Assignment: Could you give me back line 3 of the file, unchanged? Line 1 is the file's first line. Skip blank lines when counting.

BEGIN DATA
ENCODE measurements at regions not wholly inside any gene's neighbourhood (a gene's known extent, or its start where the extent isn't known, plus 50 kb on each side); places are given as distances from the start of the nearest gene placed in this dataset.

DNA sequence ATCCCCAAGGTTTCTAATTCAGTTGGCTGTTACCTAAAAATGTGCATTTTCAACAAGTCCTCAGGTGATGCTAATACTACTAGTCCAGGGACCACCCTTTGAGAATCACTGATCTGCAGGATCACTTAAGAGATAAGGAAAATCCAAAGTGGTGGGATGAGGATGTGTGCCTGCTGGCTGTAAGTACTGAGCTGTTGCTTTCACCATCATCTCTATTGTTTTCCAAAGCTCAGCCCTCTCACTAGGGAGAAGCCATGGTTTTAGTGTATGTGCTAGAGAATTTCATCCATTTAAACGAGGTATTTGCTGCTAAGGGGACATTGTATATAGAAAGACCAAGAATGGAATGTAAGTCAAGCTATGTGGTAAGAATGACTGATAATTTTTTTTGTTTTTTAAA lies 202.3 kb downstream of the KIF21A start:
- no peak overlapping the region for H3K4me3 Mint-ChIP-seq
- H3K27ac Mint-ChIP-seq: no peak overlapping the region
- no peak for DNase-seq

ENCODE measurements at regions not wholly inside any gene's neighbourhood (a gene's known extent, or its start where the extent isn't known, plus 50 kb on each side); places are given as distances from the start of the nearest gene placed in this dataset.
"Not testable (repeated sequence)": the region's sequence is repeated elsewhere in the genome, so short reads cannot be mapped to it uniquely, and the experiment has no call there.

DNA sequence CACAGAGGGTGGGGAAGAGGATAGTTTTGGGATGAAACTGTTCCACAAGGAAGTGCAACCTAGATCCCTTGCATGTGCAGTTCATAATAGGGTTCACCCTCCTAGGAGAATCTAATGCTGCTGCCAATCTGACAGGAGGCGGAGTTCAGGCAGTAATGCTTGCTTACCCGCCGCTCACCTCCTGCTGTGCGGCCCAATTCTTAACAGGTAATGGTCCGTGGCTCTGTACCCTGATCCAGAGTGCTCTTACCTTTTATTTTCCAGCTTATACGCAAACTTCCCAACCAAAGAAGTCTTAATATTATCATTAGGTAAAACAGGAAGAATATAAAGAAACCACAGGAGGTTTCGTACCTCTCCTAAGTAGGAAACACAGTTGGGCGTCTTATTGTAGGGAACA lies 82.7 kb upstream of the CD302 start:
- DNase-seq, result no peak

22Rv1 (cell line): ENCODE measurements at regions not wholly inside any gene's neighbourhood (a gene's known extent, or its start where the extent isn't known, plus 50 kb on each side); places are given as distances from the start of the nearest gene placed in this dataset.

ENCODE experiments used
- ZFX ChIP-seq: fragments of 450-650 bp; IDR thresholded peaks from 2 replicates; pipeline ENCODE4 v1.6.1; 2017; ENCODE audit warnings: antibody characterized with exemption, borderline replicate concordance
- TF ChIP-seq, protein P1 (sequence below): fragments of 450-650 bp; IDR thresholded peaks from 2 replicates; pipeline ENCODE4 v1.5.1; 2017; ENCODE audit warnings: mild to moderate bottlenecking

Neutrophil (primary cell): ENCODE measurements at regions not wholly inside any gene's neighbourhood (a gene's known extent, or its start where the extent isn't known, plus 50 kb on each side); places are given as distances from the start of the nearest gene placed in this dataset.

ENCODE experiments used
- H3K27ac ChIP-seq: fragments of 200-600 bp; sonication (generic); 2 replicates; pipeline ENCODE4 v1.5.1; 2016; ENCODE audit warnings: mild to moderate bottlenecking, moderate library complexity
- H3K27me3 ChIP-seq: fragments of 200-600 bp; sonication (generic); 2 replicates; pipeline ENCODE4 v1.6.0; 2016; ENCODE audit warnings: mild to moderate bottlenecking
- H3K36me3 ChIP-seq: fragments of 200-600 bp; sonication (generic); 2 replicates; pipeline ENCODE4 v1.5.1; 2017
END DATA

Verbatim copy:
- no peak overlapping the region for H3K4me3 Mint-ChIP-seq